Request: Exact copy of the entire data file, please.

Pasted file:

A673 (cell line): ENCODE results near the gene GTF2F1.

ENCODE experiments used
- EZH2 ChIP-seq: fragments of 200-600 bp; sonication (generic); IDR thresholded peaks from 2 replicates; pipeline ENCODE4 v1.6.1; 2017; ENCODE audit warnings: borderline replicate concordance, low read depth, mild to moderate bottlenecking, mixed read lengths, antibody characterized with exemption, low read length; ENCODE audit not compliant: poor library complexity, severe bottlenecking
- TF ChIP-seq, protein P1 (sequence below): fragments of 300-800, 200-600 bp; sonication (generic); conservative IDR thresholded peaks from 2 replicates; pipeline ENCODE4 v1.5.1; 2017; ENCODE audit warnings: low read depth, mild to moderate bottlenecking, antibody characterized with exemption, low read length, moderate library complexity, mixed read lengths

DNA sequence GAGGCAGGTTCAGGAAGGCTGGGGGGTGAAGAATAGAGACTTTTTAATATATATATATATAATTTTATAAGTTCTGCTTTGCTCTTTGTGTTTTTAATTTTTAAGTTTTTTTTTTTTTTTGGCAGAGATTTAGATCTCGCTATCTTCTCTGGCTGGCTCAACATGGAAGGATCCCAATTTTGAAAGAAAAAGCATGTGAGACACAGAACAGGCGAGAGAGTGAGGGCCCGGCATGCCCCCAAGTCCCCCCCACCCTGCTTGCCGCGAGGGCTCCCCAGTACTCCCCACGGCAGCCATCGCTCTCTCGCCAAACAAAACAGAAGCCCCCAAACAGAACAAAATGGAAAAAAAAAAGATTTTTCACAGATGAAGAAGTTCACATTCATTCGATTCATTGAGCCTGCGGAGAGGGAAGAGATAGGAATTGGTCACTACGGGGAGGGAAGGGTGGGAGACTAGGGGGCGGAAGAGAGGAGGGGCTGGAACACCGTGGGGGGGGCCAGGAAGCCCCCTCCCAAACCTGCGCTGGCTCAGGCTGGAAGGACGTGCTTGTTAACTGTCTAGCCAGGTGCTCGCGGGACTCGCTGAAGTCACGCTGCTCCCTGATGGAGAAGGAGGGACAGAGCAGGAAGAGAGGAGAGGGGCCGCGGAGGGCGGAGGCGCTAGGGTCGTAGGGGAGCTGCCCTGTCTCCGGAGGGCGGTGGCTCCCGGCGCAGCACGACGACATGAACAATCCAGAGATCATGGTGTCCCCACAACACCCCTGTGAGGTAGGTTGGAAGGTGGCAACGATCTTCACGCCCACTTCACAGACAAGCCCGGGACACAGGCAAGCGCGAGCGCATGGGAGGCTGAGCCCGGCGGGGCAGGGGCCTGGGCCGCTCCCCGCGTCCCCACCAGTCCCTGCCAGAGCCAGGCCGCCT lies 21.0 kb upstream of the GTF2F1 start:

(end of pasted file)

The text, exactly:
A673 (cell line): ENCODE results near the gene GTF2F1.

ENCODE experiments used
- EZH2 ChIP-seq: fragments of 200-600 bp; sonication (generic); IDR thresholded peaks from 2 replicates; pipeline ENCODE4 v1.6.1; 2017; ENCODE audit warnings: borderline replicate concordance, low read depth, mild to moderate bottlenecking, mixed read lengths, antibody characterized with exemption, low read length; ENCODE audit not compliant: poor library complexity, severe bottlenecking
- TF ChIP-seq, protein P1 (sequence below): fragments of 300-800, 200-600 bp; sonication (generic); conservative IDR thresholded peaks from 2 replicates; pipeline ENCODE4 v1.5.1; 2017; ENCODE audit warnings: low read depth, mild to moderate bottlenecking, antibody characterized with exemption, low read length, moderate library complexity, mixed read lengths

DNA sequence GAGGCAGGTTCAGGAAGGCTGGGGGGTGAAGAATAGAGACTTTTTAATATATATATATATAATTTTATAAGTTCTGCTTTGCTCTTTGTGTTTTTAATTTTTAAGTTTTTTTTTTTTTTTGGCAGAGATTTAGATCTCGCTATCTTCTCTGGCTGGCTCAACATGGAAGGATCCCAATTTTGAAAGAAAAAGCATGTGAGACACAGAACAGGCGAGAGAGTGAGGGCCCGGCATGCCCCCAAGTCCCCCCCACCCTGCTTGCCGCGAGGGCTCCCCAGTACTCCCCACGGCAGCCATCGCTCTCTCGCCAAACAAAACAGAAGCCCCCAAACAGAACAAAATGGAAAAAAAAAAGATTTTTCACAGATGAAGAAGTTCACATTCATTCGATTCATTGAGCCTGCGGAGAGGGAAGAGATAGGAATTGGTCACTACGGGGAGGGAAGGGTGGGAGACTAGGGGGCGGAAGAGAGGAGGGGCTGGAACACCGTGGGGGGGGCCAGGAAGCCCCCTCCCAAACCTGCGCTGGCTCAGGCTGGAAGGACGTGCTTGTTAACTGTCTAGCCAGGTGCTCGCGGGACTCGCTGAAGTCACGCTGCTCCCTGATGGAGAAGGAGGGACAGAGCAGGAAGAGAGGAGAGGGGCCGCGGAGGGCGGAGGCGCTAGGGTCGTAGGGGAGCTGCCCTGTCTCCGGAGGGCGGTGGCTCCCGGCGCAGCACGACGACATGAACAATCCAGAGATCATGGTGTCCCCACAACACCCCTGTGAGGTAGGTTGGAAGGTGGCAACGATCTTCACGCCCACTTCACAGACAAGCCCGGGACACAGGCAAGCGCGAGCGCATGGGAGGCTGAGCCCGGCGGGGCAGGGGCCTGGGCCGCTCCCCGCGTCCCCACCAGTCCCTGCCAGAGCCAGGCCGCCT lies 21.0 kb upstream of the GTF2F1 start: